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Proportion (in fly tying)

Fly tying involves more that just applying a range of materials to a hook. Materials must be applied in a certain way depending on what kind of fly is to be created (nymph, dry fly or wet fly). Within fly tying there are some guiding principles that help the tier achieve the correct result.
These ensure that hackle, tail, wing and body have the correct dimensions, that nothing is too fat or thin or too long or short. To take note of these principles ensures the fly can be recreated many times over.

Proportion is more necessary with the tying of imitation patterns. Here the combination of body, tail and hackle must exactly match that of the corresponding insect. We are trying to fool the trout into believing the combination of fur, feather and synthetics are that of a real insect. Learning to correctly proportion flies takes time and experience, there will be times when the hackle may have been placed too far back or the head made too big etc. It is at times that the understanding of proportions comes into it's own. Thus follows a brief description of the correct proportions of three basic fly types:

  1. Nymphs
    While nymphs can be tied to imitate many species of insect with many different body shapes most can be covered with one style tied in varying sizes.

    • The tail - Should be either one third or half the length of the hook shank.
    • The abdomen - Is usually two thirds of the hook shank and should taper toward the tail
    • The rib - Can vary from anything to 4 to 10 turns, typically the number of turns varies with the length of the hook shank (the longer the shank the more turns) so in this respect there is no hard and fast rule. When creating direct imitations however, the number of ribs should correspond with that of the chosen insect, the majority having ten.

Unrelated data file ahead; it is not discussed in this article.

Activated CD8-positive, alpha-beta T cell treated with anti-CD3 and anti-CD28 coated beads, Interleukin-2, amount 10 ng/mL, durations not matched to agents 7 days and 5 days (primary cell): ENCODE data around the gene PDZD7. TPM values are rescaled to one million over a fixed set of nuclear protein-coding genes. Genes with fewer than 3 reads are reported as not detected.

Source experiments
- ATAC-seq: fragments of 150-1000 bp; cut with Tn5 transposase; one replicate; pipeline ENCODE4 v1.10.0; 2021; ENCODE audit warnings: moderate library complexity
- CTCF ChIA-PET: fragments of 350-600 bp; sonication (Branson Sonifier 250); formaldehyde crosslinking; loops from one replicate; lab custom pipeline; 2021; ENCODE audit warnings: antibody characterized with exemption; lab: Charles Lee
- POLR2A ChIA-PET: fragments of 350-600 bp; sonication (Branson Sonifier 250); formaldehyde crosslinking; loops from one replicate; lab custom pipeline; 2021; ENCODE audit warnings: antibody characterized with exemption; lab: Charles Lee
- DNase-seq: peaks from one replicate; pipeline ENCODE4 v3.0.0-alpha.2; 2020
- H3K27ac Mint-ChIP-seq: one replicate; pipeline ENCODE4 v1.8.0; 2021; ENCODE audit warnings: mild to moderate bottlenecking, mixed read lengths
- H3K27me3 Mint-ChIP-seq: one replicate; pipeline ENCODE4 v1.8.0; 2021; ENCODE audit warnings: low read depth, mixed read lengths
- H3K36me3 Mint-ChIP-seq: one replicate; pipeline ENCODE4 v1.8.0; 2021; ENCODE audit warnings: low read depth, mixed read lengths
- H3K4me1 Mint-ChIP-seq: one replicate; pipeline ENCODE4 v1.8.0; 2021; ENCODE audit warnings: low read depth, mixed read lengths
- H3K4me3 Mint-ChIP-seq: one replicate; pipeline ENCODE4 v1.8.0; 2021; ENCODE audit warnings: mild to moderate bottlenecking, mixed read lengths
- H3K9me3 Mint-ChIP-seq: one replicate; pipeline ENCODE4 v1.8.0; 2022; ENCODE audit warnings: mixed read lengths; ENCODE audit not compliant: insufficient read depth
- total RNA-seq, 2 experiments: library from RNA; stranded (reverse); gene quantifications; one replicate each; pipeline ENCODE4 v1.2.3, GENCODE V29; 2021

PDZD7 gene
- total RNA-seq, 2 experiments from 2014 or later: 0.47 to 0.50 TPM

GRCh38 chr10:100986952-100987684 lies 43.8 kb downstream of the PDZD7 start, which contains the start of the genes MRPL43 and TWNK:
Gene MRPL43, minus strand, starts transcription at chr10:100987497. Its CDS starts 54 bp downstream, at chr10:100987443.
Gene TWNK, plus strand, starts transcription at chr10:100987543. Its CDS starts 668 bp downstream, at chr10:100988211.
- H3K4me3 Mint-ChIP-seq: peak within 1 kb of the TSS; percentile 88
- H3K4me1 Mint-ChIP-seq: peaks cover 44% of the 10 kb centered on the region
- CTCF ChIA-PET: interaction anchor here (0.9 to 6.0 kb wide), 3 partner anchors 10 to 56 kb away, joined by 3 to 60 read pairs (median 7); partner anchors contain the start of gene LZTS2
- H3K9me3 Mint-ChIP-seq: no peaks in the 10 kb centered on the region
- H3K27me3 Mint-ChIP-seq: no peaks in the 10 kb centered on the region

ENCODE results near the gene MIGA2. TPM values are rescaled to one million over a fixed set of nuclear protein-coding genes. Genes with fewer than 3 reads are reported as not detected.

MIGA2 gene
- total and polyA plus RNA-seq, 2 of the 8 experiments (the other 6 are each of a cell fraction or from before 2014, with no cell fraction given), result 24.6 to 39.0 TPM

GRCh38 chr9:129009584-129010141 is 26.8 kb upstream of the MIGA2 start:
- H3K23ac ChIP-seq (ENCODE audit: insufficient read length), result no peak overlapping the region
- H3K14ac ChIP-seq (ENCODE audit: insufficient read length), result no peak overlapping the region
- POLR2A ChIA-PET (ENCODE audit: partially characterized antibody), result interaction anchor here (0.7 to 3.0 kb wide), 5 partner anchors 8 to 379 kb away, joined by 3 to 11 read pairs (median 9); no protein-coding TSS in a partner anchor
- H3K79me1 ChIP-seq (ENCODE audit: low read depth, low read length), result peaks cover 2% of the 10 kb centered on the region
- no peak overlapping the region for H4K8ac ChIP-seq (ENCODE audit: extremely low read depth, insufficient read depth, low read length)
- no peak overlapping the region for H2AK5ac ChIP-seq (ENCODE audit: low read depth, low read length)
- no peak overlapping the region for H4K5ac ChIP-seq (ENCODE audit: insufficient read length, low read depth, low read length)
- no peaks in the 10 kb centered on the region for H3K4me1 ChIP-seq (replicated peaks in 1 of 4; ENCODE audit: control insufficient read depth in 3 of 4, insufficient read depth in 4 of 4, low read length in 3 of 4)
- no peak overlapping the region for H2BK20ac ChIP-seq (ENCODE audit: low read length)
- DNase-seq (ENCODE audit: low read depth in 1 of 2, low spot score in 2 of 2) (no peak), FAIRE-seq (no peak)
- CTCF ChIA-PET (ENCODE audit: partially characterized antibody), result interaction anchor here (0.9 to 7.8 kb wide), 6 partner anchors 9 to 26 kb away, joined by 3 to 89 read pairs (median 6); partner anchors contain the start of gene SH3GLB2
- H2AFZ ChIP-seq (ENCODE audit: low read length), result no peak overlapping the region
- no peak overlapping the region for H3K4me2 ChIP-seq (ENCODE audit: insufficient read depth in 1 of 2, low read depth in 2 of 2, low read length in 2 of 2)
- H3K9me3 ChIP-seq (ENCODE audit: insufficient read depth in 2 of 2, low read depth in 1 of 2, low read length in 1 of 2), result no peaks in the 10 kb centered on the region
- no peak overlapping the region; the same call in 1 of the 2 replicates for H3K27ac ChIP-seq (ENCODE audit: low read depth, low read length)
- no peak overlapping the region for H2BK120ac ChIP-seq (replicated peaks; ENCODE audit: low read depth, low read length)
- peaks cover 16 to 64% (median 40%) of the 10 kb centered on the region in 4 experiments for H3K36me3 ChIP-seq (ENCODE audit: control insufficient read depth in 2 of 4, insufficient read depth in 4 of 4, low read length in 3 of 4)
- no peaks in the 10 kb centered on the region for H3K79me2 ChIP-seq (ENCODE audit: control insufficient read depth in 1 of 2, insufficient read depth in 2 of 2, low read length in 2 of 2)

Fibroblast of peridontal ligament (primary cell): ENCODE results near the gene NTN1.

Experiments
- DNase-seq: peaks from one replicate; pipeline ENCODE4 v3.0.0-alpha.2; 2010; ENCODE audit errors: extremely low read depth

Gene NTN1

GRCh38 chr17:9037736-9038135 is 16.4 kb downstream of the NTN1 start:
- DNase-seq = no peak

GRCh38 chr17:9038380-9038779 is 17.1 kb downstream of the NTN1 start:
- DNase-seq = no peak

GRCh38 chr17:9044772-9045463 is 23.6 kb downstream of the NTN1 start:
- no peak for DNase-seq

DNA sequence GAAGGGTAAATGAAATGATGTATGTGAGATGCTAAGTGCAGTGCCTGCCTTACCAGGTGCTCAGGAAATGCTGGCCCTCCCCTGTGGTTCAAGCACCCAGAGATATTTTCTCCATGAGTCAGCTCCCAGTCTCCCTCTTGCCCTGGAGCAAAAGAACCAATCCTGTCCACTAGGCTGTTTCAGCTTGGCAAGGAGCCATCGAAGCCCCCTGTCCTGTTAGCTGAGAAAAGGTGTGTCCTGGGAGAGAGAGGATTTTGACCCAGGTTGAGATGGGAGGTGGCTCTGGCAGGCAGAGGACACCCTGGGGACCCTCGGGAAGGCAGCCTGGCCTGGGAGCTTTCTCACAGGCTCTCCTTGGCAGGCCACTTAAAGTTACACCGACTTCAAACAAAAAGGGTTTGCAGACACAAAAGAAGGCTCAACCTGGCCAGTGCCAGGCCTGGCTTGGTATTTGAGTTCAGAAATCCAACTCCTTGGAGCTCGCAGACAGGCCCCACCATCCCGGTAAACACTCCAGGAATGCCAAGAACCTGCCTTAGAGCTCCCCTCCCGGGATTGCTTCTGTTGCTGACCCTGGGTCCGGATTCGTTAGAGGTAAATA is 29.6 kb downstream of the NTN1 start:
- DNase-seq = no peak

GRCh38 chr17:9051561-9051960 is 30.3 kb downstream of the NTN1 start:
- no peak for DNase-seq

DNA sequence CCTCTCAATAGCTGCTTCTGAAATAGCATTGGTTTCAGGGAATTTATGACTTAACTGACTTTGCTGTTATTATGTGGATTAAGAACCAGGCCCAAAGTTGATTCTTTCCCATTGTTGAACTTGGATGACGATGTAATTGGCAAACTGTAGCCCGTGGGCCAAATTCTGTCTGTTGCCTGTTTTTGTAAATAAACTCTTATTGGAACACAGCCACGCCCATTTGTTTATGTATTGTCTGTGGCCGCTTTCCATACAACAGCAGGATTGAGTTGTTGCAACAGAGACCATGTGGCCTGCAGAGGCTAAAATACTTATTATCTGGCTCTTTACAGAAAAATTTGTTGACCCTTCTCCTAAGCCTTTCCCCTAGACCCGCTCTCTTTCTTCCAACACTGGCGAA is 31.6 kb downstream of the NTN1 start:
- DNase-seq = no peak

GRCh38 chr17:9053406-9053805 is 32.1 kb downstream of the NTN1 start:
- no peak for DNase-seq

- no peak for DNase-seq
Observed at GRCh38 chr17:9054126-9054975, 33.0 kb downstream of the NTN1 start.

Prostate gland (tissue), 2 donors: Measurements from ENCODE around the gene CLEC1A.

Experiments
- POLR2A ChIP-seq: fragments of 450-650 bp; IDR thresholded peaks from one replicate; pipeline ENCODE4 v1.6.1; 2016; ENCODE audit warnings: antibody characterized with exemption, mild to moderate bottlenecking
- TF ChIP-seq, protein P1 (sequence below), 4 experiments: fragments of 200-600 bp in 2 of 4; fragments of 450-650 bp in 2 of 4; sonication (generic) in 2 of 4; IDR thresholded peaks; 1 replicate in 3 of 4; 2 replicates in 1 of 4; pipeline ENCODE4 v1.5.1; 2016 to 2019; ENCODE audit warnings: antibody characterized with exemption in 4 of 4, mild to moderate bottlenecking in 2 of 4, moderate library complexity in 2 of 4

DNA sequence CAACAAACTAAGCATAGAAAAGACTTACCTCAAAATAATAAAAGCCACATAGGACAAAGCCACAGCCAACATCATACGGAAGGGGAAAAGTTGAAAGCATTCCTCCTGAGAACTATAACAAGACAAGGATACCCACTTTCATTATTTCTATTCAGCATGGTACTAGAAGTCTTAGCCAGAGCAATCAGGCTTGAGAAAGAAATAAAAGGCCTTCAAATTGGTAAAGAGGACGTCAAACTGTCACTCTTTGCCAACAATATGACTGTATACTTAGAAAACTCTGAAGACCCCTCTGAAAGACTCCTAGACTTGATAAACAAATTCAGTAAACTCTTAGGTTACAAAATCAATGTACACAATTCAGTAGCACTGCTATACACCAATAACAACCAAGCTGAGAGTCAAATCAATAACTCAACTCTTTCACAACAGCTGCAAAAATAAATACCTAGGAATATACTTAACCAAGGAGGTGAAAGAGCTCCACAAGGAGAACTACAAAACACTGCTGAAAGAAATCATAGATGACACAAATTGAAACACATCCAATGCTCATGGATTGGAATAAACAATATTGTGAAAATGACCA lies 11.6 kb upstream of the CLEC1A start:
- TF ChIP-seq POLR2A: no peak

• The thorax - Should take up the remaining third of the hook shank and care should be taken not to finish the thorax to close to the hook eye, finish a couple of millimetres back to ensure room is left to remove excess materials and to whip finish without covering the hook eye.
    • Legs or hackle - The feather fibres or synthetic material imitating the nymph's legs should be the same length as the thorax.
    • The head - Should be the same length as the hook eye.

  2. Wet flies

    • The tail - As with nymph.
    • The body - Should extend from the back of the head to the point opposite the hook barb or where the shank seizes to be straight.
    • The rib - The standard is usually four or five but varies with the length of the hook shank (see nymph).
    • The wing - In general the wing should extend to just past the bend. However, many dressers opt for one and a quarter to one and a half times the length of the hook shank, both lengths are equally effective. The wing width should be three quarters of the hook gape.
    • The hackle - These fibres should be long enough to reach the hook point.
    • The head - As with nymph.

  3. Dry flies
    Based primarily on those of the up winged family.

    • The wing - Is usually twice the length of the hook gape.
    • The tail - Should extend to either one or one and a half times the length of the body.
    • The body - Should extend from the base of the wing to a position opposite the hook barb, it should taper towards the tail and should be two-thirds the length of the hook shank.
    • The rib - Usually anything above four and under ten turns (See nymph).
    • The hackle - The length of the hackle fibre should be one and a half times the hook gape and should constitute the remaining third of the hook shank. After the hackle has been wound there must be enough room in front of the hackle to apply a head, this should be checked before the hackle is tied down and the stalk snipped off.
    • The head - As with nymph.

These examples are of general patterns and cannot imitate every insect, therefore while good for beginners they cannot be seen as strict rules. Once experience has been gained the techniques can be applied to many other styles of fly ensuring correct and efficient fly tying across the board.

Courtesy of Ben

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